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 /Following is a repeat for points as needed./
 PHILADELPHIA, Sept. 20 /PRNewswire/ -- Conrail (NYSE: CRR) today

filed suit challenging its property taxes in the State of New York because the railroad's property is assessed and taxed at higher levels than other commercial and industrial property, in violation of the federal Railroad Revitalization and Regulatory Reform Act of 1976 (4R Act).
 New York's assessment of Conrail's rail transportation property represents nearly a 70 percent increase in Conrail's assessments in a single year, resulting in total taxes in violation of the 4R Act of nearly $12 million for 1993. Under the 4R Act, Conrail has asked the U.S. District Court for the Southern District of New York to allow Conrail to pay only its undisputed taxes of about $20 million when due, and deposit the disputed amounts into escrow pending the resolution of its claim.
 Conrail's lawsuit names the New York State Board of Equalization and Assessment and individual assessing, levying and collecting jurisdictions in New York as defendants.
 The 4R Act's Section 306 requires that the ratio of the assessed value of rail transportation property to its true market value must not exceed the same ratio for all other commercial and industrial property in the same jurisdiction. On a statewide basis, Conrail's ratio in New York State is 129 percent, compared to 48 percent for all other commercial and industry property owners.
 The federal prohibition against discriminatory taxation of railroads evolved after more than 15 years of investigation in the 1960s and 1970s by congressional committees and study groups.
 They found that state and local tax authorities discriminated against railroads because they cannot easily relocate their facilities like other companies.
 Congress also enacted the statute because discriminatory property tax burdens imposed by one state are "exported" to others in the form of higher shipping costs. The excessive taxes also hinder interstate commerce by diverting funds from reinvestment and maintenance.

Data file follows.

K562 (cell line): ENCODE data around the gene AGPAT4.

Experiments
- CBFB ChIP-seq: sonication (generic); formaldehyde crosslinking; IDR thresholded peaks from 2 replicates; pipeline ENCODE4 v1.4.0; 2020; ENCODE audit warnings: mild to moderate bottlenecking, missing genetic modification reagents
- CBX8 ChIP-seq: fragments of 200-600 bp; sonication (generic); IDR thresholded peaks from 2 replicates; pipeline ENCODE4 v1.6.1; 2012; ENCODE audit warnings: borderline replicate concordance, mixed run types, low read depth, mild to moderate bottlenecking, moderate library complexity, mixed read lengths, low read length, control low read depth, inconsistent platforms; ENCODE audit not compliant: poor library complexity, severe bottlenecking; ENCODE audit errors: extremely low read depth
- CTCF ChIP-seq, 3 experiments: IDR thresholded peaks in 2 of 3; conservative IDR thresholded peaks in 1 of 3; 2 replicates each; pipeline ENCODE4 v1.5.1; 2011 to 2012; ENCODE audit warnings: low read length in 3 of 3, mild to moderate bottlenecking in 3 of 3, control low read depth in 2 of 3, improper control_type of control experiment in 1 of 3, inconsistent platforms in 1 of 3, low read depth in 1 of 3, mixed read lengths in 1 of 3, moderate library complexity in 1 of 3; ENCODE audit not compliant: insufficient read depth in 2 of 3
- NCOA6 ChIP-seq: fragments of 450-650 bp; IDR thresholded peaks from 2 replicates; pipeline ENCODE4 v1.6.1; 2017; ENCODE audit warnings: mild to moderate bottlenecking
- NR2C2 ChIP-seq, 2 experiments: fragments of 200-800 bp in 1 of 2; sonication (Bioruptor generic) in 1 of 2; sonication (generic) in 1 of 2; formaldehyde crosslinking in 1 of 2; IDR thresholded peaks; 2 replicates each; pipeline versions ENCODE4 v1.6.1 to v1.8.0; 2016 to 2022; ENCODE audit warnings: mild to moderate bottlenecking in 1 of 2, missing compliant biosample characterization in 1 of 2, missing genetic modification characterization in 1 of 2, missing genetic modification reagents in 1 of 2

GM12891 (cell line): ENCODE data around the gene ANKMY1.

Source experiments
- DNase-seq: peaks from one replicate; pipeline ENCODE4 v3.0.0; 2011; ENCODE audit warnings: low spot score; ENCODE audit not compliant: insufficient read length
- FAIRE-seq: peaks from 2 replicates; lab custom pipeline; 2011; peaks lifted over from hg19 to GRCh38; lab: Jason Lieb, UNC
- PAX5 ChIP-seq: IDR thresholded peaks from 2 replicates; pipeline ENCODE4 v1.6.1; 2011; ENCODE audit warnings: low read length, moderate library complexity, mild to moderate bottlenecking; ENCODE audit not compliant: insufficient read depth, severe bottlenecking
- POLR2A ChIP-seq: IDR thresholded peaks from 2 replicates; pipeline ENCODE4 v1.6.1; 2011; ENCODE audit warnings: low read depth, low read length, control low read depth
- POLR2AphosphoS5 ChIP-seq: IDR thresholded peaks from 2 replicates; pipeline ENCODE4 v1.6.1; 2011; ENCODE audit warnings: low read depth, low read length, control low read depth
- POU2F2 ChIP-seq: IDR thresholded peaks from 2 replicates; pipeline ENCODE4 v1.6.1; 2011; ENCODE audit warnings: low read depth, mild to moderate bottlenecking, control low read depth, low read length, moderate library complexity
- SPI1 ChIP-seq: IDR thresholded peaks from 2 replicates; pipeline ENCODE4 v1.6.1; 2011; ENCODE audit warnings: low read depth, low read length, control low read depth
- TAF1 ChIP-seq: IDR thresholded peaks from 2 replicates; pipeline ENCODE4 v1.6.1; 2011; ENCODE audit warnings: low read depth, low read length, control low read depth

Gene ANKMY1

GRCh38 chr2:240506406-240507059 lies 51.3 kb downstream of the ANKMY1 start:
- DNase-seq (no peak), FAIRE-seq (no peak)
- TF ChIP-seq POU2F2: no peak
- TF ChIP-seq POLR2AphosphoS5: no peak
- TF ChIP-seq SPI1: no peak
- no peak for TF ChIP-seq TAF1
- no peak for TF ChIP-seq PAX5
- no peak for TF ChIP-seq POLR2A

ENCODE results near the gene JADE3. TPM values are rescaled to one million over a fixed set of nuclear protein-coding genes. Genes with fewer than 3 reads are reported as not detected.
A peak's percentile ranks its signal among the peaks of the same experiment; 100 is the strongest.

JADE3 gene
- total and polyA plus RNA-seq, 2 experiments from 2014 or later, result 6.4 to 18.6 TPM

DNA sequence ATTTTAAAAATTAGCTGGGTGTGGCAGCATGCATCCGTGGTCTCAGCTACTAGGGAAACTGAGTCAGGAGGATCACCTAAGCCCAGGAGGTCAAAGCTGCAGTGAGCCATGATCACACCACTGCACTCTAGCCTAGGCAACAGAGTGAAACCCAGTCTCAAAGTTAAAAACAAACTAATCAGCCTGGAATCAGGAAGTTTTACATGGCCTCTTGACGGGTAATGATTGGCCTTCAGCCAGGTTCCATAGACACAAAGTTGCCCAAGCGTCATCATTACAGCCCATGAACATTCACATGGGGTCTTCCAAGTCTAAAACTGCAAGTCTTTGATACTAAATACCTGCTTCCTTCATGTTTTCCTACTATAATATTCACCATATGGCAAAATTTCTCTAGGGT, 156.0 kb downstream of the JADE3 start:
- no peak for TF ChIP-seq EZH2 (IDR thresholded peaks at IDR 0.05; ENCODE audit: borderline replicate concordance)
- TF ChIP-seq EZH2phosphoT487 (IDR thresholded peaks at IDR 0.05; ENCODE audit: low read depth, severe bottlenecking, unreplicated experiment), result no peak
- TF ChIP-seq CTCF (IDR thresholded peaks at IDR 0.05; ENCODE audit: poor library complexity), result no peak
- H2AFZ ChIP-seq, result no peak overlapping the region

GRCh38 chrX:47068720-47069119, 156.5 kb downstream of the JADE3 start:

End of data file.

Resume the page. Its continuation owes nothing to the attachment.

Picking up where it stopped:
The Congressional committees also found that state administrative and judicial procedures to end the discrimination were inefficient and ineffective; in some jurisdictions, like New York, multiple state court actions are needed to obtain relief.
 In addition to the State Equalization Board, Conrail asked that the more than 700 assessing units and taxing jurisdictions in the state where the railroad owns property be included as a class in the suit. The suit names six individual taxing jurisdictions as representative of the class: the City of Binghamton, the City of Rochester, Erie County, the Town of Hyde Park, the North Rockland Central School District, and the Village of Cornwall.
 Conrail operates a rail freight network in 14 Northeastern and Midwestern states, the District of Columbia, and the Province of Quebec.
 -0- 9/20/93
 /CONTACT: Robert L. Libkind or Richard W. Husband of Conrail, 215-209-4594/

CO: Consolidated Rail Corporation ST: Pennsylvania, New York IN: TRN SU:

MK -- PH031 -- 3823 09/20/93 16:29 EDT
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Publication:PR Newswire
Date:Sep 20, 1993

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